Other parties, including Netflix, Teksavvy, Apple, and the CIPPIC, asserted that OTT services were complementary to the Canadian broadcasting system and that in fact licensed undertakings were responding by launching OTT services of their own.  A number of parties, including foreign OTT entities, consumers and the NFB, asserted that the environment provided new opportunities for the regulated Canadian broadcasting system and that there were no systemic challenges to preserving levels of Canadian content while fostering consumer choice and innovation. The CBC characterized OTT as another platform with the potential to enable Canadians to access a diverse range of Canadian programming.

Some parties added that developments and trends in the marketplace did not have any implications of a regulatory nature.  Other parties argued that in the absence of more robust measurement tools, it was too early to determine the impact of OTT services.
Some parties stated that greater innovation and investment in network infrastructure will be required to keep up with traffic generated by OTT services.

Groups advocating for persons with disabilities pointed out that most programming made available through the Internet does not have closed captioning or video description. They stated that this created barriers for their members. The Canadian Association of the Deaf indicated that the new media platforms offered an opportunity for Canadian broadcasters to provide fully accessible programming online and reach global audiences of people with disabilities.

Policy approaches proposed by stakeholders

Many stakeholders proposed policy options to deal with the challenges associated with growing OTT content consumption; these generally fell into three large categories based on either regulatory or market solutions: a) lowered obligations for regulated entities, b) creating regulatory obligations for OTT providers and c) maintaining the status quo.

A first group, comprised principally of vertically integrated Canadian entities, considered that the competitive landscape was asymmetric in favour of exempt non-Canadian undertakings and that licensed entities are at a competitive disadvantage relative to exempt OTT providers. OTT entities, according to this view, operate without meaningful regulatory restriction, have increasingly better access to capital from global sources to fund their activities and benefit from business models built entirely in response to consumer demands without regulatory restraints on packaging, pricing or selection. This group generally focussed on regulatory solutions, calling for the Commission to act to reduce existing regulatory requirements on licensed entities in order to correct asymmetries in the marketplace. Rogers and Shaw specifically called for a reduction in regulatory requirements on BDU-provided video-on-demand undertakings as OTT services compete most directly with these services.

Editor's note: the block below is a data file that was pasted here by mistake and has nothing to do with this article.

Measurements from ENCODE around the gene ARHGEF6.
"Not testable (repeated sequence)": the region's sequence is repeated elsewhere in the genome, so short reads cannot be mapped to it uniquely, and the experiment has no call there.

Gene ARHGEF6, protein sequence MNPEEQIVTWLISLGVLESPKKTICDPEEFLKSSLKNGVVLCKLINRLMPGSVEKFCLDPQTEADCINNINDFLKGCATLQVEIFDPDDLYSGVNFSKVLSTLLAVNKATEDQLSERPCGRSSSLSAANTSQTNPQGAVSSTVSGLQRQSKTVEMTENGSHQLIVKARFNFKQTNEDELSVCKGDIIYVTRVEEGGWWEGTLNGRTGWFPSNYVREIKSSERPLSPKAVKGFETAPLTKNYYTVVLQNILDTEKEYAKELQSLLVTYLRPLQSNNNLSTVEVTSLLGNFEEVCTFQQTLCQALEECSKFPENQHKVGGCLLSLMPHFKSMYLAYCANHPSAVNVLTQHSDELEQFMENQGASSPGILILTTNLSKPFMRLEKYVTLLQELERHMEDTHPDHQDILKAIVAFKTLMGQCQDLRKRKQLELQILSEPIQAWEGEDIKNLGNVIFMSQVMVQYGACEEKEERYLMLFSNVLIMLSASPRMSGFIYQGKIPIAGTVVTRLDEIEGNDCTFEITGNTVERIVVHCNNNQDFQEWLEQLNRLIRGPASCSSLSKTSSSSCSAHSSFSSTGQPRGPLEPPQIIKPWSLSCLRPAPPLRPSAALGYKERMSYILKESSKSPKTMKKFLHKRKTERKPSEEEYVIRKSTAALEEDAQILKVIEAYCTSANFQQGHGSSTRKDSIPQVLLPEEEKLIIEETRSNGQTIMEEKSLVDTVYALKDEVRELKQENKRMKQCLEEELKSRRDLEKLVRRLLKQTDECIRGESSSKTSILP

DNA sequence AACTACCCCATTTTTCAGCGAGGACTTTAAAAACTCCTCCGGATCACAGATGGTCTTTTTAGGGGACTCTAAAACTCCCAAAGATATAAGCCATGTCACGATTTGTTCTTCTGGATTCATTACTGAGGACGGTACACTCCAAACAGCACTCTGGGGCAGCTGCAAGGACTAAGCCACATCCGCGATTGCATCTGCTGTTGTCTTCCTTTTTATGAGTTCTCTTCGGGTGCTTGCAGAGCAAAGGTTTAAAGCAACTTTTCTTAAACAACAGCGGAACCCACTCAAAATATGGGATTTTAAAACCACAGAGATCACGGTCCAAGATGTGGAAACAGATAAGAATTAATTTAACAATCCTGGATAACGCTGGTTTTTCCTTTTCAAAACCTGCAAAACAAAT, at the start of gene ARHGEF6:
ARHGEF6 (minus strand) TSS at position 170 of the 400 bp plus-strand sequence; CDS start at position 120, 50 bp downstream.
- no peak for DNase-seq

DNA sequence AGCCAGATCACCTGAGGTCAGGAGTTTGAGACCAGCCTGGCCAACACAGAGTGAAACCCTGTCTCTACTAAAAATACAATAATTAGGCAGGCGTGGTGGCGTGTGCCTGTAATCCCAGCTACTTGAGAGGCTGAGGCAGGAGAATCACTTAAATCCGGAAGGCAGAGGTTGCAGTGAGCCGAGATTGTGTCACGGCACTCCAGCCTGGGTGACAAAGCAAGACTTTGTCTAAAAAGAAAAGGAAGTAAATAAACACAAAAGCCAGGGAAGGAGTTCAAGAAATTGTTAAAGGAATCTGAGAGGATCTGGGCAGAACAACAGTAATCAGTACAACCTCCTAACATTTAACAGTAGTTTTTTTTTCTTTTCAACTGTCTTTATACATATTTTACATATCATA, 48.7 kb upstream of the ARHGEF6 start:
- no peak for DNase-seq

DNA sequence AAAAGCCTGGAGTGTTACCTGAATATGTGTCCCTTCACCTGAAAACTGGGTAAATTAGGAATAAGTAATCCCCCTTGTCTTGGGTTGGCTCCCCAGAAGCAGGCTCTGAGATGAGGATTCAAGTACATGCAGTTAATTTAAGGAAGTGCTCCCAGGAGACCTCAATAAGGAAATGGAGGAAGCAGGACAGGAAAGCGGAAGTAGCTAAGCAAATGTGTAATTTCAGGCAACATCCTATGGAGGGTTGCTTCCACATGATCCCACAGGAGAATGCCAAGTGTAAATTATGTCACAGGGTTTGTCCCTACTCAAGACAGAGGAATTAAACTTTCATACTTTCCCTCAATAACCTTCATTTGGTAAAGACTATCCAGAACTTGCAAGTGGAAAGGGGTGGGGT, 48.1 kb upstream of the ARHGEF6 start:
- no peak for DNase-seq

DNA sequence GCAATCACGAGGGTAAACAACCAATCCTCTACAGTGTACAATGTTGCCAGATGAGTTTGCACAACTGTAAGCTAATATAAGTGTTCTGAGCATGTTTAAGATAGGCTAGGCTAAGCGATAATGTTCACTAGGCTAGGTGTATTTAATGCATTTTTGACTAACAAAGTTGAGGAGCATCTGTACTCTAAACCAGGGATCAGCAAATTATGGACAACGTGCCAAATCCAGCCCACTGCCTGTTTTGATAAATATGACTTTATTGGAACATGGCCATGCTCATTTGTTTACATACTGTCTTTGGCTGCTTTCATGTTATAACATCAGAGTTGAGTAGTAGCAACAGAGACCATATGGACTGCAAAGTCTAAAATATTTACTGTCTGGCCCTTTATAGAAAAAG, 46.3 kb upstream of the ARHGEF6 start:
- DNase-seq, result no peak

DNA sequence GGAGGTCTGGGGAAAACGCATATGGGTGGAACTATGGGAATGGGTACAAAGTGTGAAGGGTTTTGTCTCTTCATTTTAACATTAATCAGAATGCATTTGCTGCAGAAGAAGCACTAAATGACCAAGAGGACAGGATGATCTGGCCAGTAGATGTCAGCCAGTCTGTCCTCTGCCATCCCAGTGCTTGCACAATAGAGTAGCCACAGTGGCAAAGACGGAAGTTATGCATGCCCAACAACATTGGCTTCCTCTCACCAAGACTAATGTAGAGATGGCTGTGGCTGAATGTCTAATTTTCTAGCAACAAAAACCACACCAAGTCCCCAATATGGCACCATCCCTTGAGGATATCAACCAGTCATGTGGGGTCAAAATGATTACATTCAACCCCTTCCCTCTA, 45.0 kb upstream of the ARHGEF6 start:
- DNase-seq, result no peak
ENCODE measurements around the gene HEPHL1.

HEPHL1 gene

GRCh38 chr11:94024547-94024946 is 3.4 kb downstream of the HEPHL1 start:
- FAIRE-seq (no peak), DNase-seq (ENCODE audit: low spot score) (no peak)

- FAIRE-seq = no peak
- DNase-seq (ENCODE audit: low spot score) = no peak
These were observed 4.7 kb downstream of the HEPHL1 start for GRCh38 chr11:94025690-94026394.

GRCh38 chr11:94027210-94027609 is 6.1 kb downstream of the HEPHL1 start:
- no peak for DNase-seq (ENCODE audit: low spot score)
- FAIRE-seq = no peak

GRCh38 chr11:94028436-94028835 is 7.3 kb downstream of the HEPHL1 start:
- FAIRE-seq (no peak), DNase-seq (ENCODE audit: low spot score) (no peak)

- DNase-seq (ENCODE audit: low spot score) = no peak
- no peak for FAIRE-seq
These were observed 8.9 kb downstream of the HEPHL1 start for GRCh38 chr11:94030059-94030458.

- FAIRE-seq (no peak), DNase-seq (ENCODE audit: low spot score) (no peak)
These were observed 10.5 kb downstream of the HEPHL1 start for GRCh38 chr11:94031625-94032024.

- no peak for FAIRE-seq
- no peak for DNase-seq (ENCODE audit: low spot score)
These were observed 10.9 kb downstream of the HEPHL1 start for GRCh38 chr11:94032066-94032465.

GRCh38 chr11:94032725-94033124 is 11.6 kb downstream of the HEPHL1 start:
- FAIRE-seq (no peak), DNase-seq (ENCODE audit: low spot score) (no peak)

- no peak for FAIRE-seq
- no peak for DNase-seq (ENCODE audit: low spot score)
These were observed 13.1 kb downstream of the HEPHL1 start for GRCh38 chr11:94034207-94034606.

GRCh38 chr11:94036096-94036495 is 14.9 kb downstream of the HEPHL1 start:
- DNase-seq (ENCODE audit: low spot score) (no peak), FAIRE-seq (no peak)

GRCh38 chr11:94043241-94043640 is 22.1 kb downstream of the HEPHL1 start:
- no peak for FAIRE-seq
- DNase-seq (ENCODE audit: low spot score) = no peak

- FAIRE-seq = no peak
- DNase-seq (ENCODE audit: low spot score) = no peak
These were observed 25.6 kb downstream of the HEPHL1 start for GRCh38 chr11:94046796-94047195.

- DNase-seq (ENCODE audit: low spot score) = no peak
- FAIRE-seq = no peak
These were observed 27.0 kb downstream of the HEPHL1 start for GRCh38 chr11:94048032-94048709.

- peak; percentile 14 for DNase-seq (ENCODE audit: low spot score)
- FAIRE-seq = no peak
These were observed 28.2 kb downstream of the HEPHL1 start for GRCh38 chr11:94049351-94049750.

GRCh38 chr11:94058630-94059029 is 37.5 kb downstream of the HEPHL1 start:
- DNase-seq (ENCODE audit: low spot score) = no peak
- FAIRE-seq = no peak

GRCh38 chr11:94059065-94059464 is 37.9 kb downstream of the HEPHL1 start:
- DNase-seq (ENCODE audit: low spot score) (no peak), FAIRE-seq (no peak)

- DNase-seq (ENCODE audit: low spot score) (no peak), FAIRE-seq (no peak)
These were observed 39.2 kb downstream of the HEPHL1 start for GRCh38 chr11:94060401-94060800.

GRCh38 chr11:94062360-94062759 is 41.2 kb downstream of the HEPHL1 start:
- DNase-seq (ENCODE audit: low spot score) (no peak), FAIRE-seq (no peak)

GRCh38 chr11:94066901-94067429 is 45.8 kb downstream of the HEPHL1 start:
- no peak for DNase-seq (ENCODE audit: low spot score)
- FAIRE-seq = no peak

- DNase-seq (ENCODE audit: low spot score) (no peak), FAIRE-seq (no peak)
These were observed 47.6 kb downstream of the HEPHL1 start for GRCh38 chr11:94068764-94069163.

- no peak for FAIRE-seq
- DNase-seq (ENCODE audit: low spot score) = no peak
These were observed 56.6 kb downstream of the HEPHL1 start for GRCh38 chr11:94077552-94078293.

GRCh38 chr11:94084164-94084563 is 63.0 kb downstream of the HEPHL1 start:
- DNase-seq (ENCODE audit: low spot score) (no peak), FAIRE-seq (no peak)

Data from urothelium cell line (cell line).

A second group, comprised primarily of the cultural sector and creative groups, submitted that the primary challenge in this environment would be to maintain support for Canadian programming as audiences fragment to sources that have no requirement to contribute to the creation and presentation of Canadian content. This group proposed a regulatory solution calling for the Commission to act to correct this asymmetry by imposing obligations (e.g. content subsidy contributions, exhibition and expenditure requirements) on exempt undertakings.

One party, Bell, suggested that regulation should be applicable to the “primary” business of a communications entity. That is, in the case of a regulated BDU or broadcaster, regulation should apply to those activities while affiliated OTT providers would continue to be exempt. However, entities that are primarily engaged in OTT programming delivery would have obligations in support of Canadian programming creation and presentation imposed on them.

Parties in a third group considered that no regulatory action is required at this time in support of the achievement of the legislated policy objectives. This group, mainly represented by OTT providers and individual Canadians, as well as the CBC, TekSavvy and the CIPPIC, recommended that the Commission maintain a hands-off approach to encourage innovation and experimentation and competitive responses by licensed undertakings. The NFB stated that there was room to create an alternative Canadian OTT service that would not compete with the existing commercial sector but provide unique opportunities for the Canadian private production industry and Canadians. Some parties noted that the exemption applies equally to Canadian and non-Canadian entities and that Canadian OTT providers have the opportunity to compete on a level-playing field. Other parties called for a status quo approach – for now – because of a lack of a full understanding of the OTT context.